Ars Poetica

Like a lover,
I am not merely meant to
touch your beautiful 't'
admire the shape of your 'r'
and delight in your perfect 'ee' -
I need to see
you, tree,
as a whole.
And still - is that enough?
I have to sense your soul!

Teach me
to flow with the sap in your veins,
to recede from your leaves and transform
with the chlorophyll when winter
mails his impending visit, to welcome
the squirrel with your warm branchshake.
Give me the view from within the bark,
so that I will learn
not to dive with the swallow, but
to dive within the swallow, to let
the swallow dive in me and through me
right into the reader's heart.

I want my poems to remove
the wrinkles of custom from your bark
and breathe on it a re-creation
that hits the eye as fresh
as the first wave of light.
Let them display the universe
in a patch of lichen,
in a maple leaf
the glory of God.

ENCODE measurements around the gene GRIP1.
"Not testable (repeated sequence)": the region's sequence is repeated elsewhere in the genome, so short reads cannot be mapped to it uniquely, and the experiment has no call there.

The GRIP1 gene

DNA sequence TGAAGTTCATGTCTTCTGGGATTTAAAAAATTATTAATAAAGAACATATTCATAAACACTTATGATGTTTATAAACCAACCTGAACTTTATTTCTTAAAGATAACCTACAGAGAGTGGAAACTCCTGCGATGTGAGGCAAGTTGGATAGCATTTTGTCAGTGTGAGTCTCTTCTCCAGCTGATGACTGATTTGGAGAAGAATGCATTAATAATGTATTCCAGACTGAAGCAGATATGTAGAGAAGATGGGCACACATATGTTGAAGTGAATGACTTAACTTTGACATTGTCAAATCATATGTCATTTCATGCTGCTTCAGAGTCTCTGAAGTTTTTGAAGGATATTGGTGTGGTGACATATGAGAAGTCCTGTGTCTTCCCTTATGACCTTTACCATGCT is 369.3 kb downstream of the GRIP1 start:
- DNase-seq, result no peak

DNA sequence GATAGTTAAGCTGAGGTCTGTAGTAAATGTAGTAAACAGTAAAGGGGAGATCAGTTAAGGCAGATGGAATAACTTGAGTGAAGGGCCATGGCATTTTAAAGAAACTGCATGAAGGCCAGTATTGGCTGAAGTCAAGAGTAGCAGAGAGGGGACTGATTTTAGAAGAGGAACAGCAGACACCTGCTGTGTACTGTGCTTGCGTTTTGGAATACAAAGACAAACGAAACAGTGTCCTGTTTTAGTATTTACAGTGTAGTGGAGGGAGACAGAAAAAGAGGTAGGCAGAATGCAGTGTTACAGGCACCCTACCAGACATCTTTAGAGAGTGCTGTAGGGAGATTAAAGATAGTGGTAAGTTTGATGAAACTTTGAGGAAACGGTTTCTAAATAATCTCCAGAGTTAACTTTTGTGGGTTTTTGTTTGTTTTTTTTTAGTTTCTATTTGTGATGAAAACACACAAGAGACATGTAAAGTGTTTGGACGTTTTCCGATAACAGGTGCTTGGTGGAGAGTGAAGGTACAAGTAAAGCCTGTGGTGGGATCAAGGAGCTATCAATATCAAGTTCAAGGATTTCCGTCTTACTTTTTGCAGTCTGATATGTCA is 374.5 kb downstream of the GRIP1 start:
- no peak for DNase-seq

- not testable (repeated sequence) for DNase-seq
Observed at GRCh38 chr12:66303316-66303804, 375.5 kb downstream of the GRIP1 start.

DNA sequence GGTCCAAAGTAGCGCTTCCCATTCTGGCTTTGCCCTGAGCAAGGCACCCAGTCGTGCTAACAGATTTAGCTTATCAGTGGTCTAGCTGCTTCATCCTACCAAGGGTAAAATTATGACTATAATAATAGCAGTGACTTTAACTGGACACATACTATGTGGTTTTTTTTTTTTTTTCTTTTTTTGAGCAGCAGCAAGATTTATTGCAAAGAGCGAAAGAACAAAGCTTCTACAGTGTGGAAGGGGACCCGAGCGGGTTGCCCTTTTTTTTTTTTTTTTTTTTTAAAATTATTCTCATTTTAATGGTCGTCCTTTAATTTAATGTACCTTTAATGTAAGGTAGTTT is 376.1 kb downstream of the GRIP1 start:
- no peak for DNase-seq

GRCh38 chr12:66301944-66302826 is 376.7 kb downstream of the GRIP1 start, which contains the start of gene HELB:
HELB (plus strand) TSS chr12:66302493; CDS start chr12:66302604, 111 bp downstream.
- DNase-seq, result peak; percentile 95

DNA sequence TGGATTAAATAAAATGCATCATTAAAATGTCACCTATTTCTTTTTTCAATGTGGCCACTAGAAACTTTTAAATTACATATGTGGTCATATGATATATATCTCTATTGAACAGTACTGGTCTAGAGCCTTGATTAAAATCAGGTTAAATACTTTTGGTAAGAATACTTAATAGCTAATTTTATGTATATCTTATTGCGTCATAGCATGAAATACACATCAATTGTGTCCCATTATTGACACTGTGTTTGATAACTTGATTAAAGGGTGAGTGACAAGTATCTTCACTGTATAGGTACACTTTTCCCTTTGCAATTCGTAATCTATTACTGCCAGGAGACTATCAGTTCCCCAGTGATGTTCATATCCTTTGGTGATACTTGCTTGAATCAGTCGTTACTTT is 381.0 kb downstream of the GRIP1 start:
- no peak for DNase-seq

What if my poems are trees?
Not in the pedigree of the obvious,
but in the wedding of opposites,
discordia concors, coincidentia oppositorum.
Like a tree,
they grow out of my mind's soil,
willing their own shapes within me
all by themselves, led by the plan
inherent in all creation.
Pregnant with seeds I received
from the world, from the sky,
like mother earth,
I birth them,
a co-creator at best,
perhaps licking their saplings into shape
as Virgil's she-bear her cubs after birth.

I want my poems to bear fruit,
to offer shade and provide a shelter,
to root in the earth and grow to the heavens.
I want my alley-tree poems to form
a crash barrier for someone's road,
a columned temple to the Poet of Poets
a cathedral to praise my Creator.

2000